Jean Vidal Font joined Ferraiuoli LLC in July 2012 and is a Senior Associate.
Mr. Vidal Font has procured trademark applications and represented clients before the United States Patent & Trademark Office and the Puerto Rico Trademark Office, and has litigated intellectual property matters both at the state and federal levels.
Prior to joining Ferraiuoli, Mr. Vidal Font started his career as an Associate of the San Juan boutique law firm of José A. Cuevas-Segarra, concentrating in civil litigation. During that time, Mr. Vidal Font worked on high profile cases such as the Paseo Caribe litigation before the Supreme Court of Puerto Rico, reported at San Gerónimo Caribe Project Inc. v. ELA, et al, 2008 T.S.P.R. 129 and also served as an assistant editor for Dr. Cuevas Segarra’s Treatise on Civil Procedure, Supplemental Edition. In fall of 2008, Mr. Vidal Font moved to Washington, D.C. to complete a Masters of Law degree in Intellectual Property.
In November of 2009, Mr. Vidal Font became an Associate in Cancio, Nadal, Rivera & Díaz where he worked on commercial litigation matters, trademark and copyright infringement as well as tort defense cases. While in CNRD, Mr. Vidal Font worked on developing the firm’s Intellectual Property practice.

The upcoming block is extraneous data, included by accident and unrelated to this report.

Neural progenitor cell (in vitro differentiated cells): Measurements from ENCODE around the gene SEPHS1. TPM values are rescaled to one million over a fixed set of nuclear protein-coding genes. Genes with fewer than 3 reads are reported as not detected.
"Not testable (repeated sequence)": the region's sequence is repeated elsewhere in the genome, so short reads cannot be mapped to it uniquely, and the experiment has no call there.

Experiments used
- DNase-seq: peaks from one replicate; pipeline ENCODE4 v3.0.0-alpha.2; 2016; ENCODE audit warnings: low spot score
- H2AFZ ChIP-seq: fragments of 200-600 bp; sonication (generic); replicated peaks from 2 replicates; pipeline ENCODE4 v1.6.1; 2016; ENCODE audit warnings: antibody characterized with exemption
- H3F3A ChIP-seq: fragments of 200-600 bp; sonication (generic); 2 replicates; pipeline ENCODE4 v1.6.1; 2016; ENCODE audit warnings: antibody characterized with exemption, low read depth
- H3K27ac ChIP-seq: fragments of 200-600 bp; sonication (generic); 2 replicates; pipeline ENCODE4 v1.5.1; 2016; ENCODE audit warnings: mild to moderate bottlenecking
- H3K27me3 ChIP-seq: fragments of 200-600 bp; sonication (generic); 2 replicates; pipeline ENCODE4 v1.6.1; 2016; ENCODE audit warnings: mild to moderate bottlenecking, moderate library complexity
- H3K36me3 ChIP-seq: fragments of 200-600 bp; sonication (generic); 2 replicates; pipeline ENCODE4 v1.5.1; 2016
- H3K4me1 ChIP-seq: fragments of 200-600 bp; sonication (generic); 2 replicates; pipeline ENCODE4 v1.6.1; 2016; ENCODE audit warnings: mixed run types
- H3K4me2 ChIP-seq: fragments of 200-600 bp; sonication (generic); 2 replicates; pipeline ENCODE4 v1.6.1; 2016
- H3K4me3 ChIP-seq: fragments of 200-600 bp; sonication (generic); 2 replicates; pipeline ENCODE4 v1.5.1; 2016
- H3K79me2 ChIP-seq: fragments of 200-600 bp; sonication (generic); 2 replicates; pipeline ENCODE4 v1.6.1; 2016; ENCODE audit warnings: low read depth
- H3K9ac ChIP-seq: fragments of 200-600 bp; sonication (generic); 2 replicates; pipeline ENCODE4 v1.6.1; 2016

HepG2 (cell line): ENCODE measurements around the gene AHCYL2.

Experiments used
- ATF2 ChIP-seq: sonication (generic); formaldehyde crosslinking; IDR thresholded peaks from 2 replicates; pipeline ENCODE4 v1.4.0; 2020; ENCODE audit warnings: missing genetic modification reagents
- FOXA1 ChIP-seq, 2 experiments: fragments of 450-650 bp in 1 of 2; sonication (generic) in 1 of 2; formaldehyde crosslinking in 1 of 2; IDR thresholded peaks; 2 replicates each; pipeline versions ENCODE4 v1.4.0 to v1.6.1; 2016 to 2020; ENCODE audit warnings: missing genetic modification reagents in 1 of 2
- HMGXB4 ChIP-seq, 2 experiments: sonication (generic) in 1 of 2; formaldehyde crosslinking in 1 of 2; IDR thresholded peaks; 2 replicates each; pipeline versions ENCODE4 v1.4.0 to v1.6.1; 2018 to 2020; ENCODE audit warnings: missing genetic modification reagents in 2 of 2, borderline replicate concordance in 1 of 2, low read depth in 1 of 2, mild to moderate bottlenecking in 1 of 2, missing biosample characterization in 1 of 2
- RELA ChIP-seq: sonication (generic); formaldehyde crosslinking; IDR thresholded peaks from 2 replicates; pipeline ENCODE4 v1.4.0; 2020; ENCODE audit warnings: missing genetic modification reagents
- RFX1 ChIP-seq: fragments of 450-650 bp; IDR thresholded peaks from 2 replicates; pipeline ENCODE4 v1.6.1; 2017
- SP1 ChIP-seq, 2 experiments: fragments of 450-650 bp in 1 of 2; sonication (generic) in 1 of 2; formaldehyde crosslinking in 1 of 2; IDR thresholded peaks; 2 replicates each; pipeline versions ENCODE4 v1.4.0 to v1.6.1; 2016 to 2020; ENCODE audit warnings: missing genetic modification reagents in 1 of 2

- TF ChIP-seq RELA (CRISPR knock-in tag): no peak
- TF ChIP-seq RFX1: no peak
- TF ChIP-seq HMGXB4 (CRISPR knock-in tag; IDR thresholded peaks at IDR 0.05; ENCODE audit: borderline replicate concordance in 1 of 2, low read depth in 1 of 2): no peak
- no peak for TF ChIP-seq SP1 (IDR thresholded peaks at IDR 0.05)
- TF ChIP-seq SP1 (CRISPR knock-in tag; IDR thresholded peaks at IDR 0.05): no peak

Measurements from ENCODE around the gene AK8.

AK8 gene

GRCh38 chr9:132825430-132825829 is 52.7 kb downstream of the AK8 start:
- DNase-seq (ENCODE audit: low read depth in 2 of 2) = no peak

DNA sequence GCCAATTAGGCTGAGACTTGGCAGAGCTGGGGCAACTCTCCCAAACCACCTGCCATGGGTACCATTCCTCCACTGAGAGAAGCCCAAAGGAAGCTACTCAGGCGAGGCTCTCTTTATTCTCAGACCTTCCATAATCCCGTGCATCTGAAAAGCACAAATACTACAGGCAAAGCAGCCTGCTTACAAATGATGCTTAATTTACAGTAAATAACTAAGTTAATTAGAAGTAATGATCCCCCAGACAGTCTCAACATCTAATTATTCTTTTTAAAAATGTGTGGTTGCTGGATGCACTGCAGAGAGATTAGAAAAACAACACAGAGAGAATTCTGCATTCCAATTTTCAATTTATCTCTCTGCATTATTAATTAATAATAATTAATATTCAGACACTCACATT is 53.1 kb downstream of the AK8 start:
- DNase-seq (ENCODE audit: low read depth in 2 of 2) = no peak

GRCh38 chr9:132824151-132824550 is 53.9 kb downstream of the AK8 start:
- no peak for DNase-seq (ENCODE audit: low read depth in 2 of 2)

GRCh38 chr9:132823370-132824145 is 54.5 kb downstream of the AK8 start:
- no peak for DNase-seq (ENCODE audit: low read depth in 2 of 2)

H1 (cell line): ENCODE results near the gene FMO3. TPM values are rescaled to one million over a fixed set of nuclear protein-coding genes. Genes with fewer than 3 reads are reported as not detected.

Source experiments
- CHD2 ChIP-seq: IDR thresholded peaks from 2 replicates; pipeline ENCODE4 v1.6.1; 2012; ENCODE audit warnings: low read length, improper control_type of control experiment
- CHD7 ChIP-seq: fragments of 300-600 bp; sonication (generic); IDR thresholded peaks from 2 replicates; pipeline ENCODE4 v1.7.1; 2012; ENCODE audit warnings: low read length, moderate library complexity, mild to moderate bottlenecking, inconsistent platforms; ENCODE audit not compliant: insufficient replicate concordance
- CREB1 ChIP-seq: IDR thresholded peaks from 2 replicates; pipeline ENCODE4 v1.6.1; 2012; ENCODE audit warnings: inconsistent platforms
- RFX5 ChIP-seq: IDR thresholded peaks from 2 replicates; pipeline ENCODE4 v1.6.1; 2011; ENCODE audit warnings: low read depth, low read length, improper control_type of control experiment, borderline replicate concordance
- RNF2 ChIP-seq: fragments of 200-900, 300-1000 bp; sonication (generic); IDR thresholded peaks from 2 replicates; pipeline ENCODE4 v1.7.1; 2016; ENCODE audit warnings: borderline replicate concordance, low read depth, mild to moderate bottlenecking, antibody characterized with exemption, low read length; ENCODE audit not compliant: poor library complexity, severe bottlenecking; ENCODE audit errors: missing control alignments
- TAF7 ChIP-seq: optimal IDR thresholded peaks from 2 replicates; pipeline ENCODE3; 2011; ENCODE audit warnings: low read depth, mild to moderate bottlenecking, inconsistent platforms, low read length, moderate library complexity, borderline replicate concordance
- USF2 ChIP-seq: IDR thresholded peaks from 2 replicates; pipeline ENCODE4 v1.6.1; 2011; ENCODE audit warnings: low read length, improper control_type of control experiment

He offers seminars on intellectual property topics such as copyright, trademark, and trade secrets.
He has authored two law review publications:
- Sharing Media On Social Networks: Infringement. By Linking? 3.2-UPRBL-J-255 (2012)
- Are Specialized Courts the Key to the U.S.? A Comparative Look at the United Kingdom Patent Courts and the U.S.47 Rev. Jurídica U. Inter. P.R. 53 (2013)
Some of Mr. Vidal-Font’s representative cases are:
- Oriental Group v. Cooperativa Oriental, reported at 750 F. Supp. 2d 396 (D. Puerto Rico 2010) (Dismissing trademark dilution and infringement claims on the alleged word mark, thereby limiting the injunctive relief to a recently adopted trade dress)
- Watchtower Bible v. Sagardía, et al., reported at 634 F.3d 3 (1st Cir. 2011) (Defended the constitutionality of Puerto Rico’s Controlled Access Laws, affirming District Court’s decision on the facial constitutional challenge.)